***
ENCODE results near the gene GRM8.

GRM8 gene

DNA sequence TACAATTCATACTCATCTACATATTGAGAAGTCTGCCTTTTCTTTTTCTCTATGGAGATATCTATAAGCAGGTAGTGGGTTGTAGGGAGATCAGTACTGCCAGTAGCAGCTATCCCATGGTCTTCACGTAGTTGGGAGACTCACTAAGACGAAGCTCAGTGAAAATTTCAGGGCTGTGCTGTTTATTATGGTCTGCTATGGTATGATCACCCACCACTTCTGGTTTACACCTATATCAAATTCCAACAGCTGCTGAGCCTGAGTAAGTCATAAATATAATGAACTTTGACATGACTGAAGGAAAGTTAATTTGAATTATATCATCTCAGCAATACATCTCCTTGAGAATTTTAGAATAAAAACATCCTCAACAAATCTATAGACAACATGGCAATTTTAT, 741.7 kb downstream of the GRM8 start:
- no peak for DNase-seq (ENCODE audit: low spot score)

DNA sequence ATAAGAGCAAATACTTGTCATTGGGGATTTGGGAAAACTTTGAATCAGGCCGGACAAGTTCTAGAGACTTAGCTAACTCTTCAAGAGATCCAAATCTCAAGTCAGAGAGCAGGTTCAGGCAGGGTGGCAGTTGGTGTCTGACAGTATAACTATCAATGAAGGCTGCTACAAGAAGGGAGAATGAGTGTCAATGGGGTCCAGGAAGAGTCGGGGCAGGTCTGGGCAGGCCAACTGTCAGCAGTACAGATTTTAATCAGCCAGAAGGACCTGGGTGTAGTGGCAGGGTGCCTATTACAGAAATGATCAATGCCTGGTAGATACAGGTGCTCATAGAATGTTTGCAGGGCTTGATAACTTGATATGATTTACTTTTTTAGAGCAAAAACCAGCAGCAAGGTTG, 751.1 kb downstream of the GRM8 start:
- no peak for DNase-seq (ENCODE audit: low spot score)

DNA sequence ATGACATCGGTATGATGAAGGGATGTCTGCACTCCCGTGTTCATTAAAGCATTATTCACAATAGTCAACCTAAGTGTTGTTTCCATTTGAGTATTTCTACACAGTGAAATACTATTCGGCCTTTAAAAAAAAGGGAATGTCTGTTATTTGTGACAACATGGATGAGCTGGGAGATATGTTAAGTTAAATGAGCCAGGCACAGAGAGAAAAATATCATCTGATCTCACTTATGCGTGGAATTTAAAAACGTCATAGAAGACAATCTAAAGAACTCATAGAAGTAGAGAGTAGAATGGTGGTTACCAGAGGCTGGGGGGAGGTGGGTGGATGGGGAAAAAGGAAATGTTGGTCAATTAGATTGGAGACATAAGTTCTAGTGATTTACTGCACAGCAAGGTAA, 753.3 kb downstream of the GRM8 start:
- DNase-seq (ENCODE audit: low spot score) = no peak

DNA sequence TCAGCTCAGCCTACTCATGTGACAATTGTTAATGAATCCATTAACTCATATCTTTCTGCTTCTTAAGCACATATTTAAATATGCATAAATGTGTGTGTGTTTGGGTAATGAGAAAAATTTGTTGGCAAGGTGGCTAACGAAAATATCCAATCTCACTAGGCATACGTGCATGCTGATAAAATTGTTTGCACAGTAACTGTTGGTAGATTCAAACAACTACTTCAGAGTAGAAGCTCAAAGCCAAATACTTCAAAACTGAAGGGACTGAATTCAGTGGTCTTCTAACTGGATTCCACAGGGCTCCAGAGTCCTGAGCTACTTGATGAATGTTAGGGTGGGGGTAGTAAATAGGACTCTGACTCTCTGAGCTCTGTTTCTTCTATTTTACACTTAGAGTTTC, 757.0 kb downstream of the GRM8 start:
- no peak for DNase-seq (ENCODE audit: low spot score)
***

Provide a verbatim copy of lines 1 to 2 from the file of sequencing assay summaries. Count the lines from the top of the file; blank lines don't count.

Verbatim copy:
ENCODE results near the gene GRM8.

GRM8 gene